Sunday, April 26, 2020


I WAS ASKED TO BE GUEST SPEAKER AT A LION'S CLUB AND I WILL LET YOU LISTEN IN TO MY CONCLUDING WORDS.  I THINK IT'S FAIR TO SAY THEY WERE ASTONISHED AT WHAT I HAD TO SAY.  My host told me later that the whole town was abuzz the next day at its content. I was billed as a mobile philosopher who collected wisdom from the road.

The final place I’ll tell you about is Saline Valley, a very remote oasis in the desert of California, now incorporated into Death Valley National Park. It’s been some years since I’ve been there, but it’s so unusual I’ll tell you about it.

Folks call it Saline Hot Springs, and it’s located about 60 miles out in the Mojave Desert. Hot water, lots of it, pours from the top of a small hill. Long ago, hippies built several stair-stepped concrete hot tubs. I drove out there with a full supply of water and food. What I saw and experienced there inspires me yet. A tiny green oasis with grass and trees and a goldfish pond. Free camping with some most unusual companions.

One of the traditions there is that each tub has a conversation level; the lower tub is for gossip and scandal and complaints. The next tub up is for current events, sports talk, cars, movies and such. The third tup up is where you discuss principles and politics–like truth, beauty, etc. The fourth tub is for really deep talk: metaphysics, religion, spirituality, ethics, the meaning of life.

I gossiped in the lower tub, talked current events in the second, and principles in the third. And a great conversation it was! Here’s a sample of third tub conversation: What is money? It is condensed energy. What is wisdom? Knowing that you don’t know. What is progress? The increase of options. Truth? It’s what corresponds to reality. What is creativity? Concept transfer. Imagination? Thinking about what is not. The difference between Democrats and Republicans? One will sacrifice a little freedom for a little more equality. The other will sacrifice a little equality for a little more freedom. What’s the cure for joblessness? Short careers. For homelessness? Cheap houses. Who knows for sure the right way to live? Nobody. Ethics is an evolving process. What we think is right is just the current fabric of agreement.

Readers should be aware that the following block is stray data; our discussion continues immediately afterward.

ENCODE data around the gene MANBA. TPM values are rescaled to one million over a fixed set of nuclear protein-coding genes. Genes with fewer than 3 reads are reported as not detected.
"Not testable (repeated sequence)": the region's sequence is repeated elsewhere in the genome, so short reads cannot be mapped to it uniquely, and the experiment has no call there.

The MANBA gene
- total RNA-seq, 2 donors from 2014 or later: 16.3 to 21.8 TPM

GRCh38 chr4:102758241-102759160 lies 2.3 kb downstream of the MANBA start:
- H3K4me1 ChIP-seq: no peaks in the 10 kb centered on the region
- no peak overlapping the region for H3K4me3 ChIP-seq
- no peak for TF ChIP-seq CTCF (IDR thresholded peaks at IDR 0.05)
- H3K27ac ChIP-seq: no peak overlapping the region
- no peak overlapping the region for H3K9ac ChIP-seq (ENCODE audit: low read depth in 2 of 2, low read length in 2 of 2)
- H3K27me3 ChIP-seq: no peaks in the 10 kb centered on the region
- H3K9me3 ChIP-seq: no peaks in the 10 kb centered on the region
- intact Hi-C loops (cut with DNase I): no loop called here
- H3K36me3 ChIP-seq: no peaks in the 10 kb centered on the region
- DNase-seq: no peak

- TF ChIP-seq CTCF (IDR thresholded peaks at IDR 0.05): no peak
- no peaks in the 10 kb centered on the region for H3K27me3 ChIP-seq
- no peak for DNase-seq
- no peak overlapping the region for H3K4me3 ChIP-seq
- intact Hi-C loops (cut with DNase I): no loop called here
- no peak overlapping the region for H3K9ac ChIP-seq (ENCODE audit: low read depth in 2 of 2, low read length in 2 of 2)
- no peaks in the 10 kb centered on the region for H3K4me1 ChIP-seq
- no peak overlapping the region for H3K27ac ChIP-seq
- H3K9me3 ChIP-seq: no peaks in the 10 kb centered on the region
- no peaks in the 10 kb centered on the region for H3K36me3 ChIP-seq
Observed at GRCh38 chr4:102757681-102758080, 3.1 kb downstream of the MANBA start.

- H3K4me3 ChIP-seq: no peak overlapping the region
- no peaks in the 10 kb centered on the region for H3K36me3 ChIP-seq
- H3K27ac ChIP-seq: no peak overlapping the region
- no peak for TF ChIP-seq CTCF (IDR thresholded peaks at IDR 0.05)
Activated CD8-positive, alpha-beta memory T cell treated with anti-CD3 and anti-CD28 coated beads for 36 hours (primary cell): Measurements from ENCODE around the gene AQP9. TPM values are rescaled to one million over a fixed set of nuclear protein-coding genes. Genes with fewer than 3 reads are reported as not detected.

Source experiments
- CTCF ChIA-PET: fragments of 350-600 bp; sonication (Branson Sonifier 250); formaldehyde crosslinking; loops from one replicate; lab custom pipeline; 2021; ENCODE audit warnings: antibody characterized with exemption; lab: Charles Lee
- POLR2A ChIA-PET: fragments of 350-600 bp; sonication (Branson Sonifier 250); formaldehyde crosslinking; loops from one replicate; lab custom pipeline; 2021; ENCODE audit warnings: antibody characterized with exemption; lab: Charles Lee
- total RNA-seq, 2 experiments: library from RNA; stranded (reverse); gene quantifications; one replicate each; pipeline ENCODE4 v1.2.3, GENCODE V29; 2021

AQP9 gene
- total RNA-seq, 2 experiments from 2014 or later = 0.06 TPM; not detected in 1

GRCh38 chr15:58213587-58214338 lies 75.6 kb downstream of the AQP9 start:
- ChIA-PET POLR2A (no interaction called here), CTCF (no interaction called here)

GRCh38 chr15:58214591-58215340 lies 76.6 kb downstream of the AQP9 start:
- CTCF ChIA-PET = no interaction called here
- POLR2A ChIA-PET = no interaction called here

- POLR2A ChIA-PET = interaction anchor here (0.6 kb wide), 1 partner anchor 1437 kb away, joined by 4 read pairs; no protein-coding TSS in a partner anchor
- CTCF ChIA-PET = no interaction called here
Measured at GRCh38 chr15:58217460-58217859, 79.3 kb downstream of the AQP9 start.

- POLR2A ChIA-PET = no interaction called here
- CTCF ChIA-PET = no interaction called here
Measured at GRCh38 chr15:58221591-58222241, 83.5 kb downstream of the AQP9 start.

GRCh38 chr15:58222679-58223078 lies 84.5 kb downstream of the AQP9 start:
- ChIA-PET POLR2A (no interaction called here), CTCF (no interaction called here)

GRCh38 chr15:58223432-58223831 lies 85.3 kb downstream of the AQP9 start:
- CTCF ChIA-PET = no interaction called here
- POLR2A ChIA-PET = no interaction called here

Then I moved on up to the fourth tub and discussed really heavy, deep questions of metaphysics. What is the meaning of life? Best theory? Eternity, adventuring in time; cosmic drama. Why is there evil? It thickens the plot; drives the action (and the alternative is worse: boredom). Why is there death? It puts urgency in life. Makes us get on with things. What should we do with our lives? Three things: Respond to our fascinations (some things fascinate us, some things don’t), wake up our creativity, and become fascinating (influence someone).

How to deal with our problems? Consider them neither inherently good or bad, just the next thing to do. What is the good life? Solving an endless series of interesting problems. (The bad life is solving the same old problems over and over.)

I conclude by telling you a few things that I have learned. The first is that I don’t know anything for sure. And neither does anyone else. Our theories about life can always be improved.

That freedom is addictive.

That journey is more important than destination. (Movement more important than location.)

I’ve learned how to have a lot of friends: be interested.
How to have no friends at all: be interesting.

That being nice is more important than being smart.

Thank you for your attention. I’m open to questions.